Remember SodaStream Now you can just Twist 'n' Sparkle with a clever bottle that even makes your own Champagne
12:19 GMT, 11 May 2012
20:32 GMT, 11 May 2012
They were the dream kitchen appliances of every child in the Seventies.
But after a couple of decades packed away in the back of dusty cupboard, fizzy drinks machines are back.
And they has been revamped into a nimble new model.
Unlike the bulky original SodaStreams, the modern device is a portable bottle that could easily be packed in a picnic hamper or a backpack.
Scroll down to learn how to make Champagne
The SodaStream machines trace their history back to a device invented by Guy Gilbey, a member of the famous gin making family, in 1903
And the list of drink recipes that can be made with the device has of course changed too.
The ‘Twist ‘n’ Sparkle’ is a plastic bottle with disposable screw top lids that carbonate the bottle’s contents rather than having a machine with a whole cylinder of carbon dioxide.
Gone are the bottles of concentrate to make versions of Coca Cola and lemonade, which were delivered by milkmen at the peak of their popularity.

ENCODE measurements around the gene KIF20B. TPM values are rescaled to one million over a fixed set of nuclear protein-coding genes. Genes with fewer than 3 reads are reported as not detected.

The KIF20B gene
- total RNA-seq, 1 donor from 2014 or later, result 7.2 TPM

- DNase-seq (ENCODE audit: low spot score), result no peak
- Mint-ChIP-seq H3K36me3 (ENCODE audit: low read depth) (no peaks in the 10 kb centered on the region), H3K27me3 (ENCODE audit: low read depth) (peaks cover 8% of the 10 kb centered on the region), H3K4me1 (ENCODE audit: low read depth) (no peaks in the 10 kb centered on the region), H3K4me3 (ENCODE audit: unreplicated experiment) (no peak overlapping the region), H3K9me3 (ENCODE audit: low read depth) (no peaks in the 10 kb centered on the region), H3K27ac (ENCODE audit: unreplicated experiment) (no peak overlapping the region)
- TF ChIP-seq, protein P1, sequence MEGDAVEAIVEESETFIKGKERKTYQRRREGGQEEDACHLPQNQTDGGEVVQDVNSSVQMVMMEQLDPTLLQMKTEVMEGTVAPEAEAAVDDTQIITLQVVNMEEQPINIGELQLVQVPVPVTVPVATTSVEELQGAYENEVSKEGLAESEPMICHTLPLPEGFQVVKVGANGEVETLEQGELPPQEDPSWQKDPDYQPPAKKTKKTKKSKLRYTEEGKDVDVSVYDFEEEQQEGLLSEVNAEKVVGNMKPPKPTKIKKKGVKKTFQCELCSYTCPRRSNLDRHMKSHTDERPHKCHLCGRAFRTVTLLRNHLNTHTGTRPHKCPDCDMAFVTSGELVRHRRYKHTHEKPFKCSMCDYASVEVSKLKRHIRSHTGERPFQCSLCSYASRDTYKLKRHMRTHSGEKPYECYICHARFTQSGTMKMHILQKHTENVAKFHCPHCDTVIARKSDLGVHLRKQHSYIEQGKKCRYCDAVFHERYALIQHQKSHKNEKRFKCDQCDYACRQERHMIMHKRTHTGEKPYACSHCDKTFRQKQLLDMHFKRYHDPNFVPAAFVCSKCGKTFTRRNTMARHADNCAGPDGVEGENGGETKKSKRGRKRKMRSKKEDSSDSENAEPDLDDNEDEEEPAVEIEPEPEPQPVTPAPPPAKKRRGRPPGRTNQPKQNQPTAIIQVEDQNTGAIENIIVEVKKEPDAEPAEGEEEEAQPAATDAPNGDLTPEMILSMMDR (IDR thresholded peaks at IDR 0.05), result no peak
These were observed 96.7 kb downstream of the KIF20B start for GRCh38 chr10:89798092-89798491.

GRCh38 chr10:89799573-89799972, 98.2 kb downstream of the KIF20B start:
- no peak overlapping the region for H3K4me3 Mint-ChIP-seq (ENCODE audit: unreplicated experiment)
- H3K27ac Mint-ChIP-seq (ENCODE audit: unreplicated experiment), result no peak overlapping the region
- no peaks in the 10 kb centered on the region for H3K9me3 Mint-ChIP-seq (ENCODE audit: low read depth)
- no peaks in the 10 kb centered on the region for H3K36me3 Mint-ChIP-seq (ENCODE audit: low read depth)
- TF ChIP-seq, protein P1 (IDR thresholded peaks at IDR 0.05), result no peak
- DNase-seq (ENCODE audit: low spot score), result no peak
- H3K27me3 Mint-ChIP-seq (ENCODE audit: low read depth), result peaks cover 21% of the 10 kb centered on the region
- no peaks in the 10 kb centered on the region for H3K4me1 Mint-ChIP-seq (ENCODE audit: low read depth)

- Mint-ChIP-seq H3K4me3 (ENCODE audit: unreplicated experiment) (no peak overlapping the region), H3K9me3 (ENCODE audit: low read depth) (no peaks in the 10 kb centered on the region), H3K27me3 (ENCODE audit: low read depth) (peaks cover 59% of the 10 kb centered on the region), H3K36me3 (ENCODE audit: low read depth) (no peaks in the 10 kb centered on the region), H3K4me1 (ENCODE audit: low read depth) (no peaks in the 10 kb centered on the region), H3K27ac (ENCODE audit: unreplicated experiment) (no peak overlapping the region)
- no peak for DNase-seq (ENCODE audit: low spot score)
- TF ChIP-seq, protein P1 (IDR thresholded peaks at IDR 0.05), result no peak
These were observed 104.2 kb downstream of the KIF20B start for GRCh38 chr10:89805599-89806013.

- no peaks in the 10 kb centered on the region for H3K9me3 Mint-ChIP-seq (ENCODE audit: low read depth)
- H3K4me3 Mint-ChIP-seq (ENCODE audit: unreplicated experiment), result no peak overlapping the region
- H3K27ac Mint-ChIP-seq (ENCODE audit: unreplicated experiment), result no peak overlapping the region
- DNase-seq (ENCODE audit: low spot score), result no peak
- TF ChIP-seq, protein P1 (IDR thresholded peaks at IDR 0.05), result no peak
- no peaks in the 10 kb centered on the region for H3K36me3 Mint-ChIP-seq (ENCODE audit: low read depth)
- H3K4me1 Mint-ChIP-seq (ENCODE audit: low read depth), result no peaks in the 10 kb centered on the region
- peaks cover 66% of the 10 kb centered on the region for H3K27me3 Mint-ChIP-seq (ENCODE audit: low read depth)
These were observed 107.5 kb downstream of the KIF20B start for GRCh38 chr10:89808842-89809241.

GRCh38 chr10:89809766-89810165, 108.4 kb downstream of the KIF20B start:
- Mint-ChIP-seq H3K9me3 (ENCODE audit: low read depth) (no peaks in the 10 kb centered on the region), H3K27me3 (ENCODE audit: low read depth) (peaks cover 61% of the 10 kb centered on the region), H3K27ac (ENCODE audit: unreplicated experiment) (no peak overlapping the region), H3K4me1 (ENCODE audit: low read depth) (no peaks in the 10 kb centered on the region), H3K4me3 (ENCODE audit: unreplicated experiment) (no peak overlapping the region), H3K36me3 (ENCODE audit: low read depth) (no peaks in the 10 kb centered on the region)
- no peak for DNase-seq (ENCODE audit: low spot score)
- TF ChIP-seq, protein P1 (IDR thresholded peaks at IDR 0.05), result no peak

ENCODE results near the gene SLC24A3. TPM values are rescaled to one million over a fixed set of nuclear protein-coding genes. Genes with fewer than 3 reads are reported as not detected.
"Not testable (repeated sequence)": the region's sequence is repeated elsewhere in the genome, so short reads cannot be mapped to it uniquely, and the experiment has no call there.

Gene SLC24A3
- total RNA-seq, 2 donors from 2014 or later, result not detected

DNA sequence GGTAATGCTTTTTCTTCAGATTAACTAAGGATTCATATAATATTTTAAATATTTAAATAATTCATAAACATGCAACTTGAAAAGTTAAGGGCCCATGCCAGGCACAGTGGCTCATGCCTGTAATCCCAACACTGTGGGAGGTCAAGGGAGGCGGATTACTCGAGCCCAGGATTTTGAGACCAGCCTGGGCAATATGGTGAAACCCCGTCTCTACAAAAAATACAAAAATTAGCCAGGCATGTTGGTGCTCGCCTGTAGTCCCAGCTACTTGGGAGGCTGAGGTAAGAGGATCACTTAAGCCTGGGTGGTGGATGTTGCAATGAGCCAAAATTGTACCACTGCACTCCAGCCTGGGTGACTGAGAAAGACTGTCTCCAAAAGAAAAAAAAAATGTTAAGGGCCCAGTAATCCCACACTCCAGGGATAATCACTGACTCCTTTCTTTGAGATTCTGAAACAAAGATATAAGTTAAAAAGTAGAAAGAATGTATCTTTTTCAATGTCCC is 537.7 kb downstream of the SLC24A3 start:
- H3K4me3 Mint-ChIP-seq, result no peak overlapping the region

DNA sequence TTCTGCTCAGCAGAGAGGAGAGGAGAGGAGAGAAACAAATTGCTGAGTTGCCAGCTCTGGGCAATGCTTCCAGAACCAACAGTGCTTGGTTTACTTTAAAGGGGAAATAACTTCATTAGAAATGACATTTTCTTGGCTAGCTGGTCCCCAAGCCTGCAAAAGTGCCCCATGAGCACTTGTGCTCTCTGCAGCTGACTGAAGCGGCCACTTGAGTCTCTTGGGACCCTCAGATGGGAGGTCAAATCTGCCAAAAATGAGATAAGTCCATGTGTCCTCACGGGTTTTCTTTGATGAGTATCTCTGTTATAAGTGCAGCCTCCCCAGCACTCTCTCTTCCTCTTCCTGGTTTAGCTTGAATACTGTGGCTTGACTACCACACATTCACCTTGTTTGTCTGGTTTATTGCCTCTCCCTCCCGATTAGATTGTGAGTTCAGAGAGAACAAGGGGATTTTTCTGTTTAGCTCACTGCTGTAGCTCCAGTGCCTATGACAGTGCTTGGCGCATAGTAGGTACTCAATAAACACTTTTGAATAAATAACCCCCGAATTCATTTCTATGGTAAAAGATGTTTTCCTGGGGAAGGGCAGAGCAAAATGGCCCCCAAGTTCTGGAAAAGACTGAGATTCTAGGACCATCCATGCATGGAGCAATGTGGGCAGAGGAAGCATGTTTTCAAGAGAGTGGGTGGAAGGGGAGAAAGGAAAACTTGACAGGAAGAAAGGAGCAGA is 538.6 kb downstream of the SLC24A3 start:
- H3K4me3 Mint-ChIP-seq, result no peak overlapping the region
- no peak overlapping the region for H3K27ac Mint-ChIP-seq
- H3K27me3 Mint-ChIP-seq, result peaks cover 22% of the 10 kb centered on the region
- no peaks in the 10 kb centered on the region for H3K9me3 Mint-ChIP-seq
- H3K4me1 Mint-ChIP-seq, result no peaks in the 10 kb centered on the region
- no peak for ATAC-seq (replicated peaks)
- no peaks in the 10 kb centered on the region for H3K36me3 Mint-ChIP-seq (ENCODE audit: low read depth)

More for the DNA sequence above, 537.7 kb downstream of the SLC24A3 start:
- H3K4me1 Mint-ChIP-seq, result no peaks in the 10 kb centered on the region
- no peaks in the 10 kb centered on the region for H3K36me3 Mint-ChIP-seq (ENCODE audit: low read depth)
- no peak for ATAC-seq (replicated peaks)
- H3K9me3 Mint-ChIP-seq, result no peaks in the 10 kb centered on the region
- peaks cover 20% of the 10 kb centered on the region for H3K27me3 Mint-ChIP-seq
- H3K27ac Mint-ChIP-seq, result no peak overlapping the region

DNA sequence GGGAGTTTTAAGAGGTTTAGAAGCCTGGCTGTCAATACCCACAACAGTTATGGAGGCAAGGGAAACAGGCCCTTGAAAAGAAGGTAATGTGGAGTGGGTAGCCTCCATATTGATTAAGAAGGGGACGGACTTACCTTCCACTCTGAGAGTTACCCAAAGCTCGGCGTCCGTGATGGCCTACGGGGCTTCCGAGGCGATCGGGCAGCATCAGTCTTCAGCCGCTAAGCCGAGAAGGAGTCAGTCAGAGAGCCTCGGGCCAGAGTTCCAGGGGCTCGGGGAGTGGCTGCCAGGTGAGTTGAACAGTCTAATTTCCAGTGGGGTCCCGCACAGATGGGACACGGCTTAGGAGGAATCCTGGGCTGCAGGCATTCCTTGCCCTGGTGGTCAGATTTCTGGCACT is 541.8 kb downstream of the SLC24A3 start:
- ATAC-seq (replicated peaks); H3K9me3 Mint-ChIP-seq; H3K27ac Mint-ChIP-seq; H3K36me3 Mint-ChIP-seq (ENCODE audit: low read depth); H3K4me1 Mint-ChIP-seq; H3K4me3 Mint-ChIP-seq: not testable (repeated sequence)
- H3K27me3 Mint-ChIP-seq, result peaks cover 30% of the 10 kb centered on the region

The 'Twist 'n' Sparkle' is being sold by kitchen retailer Lakeland
The device, which is being sold by kitchen retailer Lakeland and is not made by the original SodaStream company, comes with a recipe books that suggests using it to froth fruit juice, add a fizz to ice tea or make a range of tempting cocktails.
The 29.99 starter set comes with a 950ml bottle and six disposable cartridges, which can be bought separately at a cost of 50p each.
The original SodaStream was first introduced in 1955 before becoming a ‘must-have gadget’ in the Seventies and Eighties.
The machine came with a cylinder of carbon dioxide, which was injected into the water to make it fizzy before it was mixed with concentrates.
The machines trace their history back to a device invented by Guy Gilbey, a member of the famous gin making family, in 1903.
He made an early version of the SodaStream that was so expensive that it was only fitted in hotels and stately homes.
And the first example was actually installed at Buckingham Palace.
By the Twenties, a simpler and cheaper device was developed and sold to pubs and grocers to make the likes of sarsaparilla and ciderette before the domestic version was produced.
The SodaStream company has also made its own attempts to bring back the fizzy water machines with an emphasis on healthier drinks.
The machines have remained popular in Sweden where a fifth of households still own one.